A grant has been awarded to Drs. David L. Bechler and John B. Pascarella at Valdosta State University, Valdosta, Georgia, to bring in consultants for the purpose of assessment and improvement of the Lake Louis Field Station. In December 1995, the field station was acquired from Mars Hill College. The station, which is relatively undeveloped, is unique in that within its 173.1 acres there exists a 14-acre sinkhole lake feeding the Floridian Aquifer, extensive wetlands, a mixed deciduous forest, and remnants of an upland pine forest. The station lies 8 km south of the City of Valdosta, and 20 km north of the Florida State line. Residential movement out of Valdosta has resulted in some housing development around the property. Currently, the station is being used as a natural laboratory for field based science classes and research. VSU wishes to develop a comprehensive five-year plan and mission statement that will allow the university to gain maximum benefit from the station while preserving as much of its original natural environment as possible. In order to best utilize the Lake Louise Field Station, VSU proposes to bring in independent consultants to examine the station and produce a report advising the university on the best way to utilize the station for teaching, research, and public outreach. Specifically, they wish to have the consultants examine and advise them on the following key points: (1) How to best utilize existing natural habitats without damaging them. (2) The applicability of converting the upland pinelands from slash pines to its original longleaf pines. (3) The advisability of purchasing additional land to expand specific habitat types and serve as a buffer around the station. (4) Applicability, structural layout, and best location of a proposed classroom/laboratory complex for teaching and research. (5) The practicality and feasibility of the current five-year mission statement for the field stations use and development. Development of the station is important for several reasons. The station is the only field station in the southern half of the state owned by a state educational institution that is available for teaching, research and public outreach. Its location close to the City of Valdosta and major roads in the southern portion of the state make it easily accessable for VSU as well as local school districts and community organizations. Most importantly is its value as an educational center for the citizens of South Georgia. Many of VSU's 8,820 students are first generation college students. The citizenry of South Georgia has for generations viewed the environment as something to exploit, but not necessarily preserve and renew. By expanding the facilities at the station so that it can be more readily used for teaching, research and public outreach, VSU will be better able to fulfill its mission of public education and service to the South Georgia community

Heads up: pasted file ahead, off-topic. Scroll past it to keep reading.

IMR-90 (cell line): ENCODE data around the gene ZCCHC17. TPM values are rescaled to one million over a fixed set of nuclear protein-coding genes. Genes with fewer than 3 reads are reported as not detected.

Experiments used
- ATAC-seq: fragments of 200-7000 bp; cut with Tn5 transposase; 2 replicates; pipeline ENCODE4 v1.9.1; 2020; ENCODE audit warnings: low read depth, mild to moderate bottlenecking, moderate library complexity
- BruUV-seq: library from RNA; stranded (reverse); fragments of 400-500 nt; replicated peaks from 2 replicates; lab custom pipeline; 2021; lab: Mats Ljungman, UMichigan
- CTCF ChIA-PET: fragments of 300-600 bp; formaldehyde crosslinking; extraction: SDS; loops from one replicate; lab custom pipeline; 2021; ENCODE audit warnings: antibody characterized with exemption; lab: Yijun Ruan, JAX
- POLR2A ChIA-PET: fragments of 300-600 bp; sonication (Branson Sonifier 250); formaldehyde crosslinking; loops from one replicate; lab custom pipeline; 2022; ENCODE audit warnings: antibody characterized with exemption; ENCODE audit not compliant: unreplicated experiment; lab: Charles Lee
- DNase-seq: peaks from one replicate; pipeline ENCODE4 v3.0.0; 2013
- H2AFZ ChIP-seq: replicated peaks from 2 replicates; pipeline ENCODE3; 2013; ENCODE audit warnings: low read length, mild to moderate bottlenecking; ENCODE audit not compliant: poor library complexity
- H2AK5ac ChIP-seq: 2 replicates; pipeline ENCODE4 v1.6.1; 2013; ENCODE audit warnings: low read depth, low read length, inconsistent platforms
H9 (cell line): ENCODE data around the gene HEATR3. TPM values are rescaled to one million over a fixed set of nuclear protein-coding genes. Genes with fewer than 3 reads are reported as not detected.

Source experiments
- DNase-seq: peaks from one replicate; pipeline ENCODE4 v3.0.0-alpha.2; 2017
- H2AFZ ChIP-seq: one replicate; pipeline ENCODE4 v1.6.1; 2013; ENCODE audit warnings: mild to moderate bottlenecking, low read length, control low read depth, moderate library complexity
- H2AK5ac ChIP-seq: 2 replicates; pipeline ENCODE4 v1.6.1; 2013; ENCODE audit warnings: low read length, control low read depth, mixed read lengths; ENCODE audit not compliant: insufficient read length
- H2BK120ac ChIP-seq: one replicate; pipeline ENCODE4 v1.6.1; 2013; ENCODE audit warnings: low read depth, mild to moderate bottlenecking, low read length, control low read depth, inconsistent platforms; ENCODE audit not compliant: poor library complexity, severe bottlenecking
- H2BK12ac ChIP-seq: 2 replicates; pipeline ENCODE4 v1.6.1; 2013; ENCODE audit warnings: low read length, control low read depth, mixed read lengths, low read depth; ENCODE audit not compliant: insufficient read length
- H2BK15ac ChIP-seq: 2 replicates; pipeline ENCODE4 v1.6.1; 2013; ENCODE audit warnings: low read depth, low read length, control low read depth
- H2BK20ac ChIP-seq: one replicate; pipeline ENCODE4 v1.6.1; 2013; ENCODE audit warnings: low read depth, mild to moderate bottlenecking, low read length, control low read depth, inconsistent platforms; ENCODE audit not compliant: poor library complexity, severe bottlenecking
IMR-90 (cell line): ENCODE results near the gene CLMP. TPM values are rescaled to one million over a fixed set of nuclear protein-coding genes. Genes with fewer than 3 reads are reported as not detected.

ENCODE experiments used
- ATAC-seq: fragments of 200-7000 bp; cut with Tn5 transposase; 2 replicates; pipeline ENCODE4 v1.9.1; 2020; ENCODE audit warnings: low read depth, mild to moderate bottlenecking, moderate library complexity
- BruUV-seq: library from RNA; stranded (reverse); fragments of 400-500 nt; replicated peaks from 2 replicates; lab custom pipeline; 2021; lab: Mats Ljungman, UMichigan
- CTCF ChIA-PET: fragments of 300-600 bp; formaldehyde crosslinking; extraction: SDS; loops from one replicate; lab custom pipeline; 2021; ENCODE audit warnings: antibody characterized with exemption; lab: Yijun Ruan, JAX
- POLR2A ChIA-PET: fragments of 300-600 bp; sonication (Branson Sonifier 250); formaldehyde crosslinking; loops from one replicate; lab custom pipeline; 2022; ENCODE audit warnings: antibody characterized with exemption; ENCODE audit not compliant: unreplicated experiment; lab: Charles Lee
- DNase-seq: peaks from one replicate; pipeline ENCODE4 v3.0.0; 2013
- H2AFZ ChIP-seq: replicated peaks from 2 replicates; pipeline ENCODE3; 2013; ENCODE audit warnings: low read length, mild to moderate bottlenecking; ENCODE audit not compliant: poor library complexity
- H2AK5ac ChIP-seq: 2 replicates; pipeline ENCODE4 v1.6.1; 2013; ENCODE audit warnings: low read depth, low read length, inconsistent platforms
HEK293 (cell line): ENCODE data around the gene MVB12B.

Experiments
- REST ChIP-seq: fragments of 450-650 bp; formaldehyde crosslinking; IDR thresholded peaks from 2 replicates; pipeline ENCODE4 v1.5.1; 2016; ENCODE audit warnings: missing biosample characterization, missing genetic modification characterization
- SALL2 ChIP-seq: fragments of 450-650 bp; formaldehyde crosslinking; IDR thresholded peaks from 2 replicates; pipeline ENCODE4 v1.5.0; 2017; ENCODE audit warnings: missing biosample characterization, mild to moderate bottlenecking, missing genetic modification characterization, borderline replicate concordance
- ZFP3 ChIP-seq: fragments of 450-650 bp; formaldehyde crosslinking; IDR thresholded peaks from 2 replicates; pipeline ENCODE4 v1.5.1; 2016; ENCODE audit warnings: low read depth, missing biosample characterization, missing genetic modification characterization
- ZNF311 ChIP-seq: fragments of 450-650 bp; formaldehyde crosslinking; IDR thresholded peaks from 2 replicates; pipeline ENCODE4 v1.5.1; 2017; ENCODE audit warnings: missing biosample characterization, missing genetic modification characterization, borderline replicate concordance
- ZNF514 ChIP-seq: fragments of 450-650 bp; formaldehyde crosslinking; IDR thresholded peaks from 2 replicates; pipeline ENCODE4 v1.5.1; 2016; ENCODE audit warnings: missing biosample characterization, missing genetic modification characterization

National Science Foundation (NSF)
Division of Biological Infrastructure (DBI)
Standard Grant (Standard)
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Program Officer
Gerald Selzer
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Valdosta State University
United States
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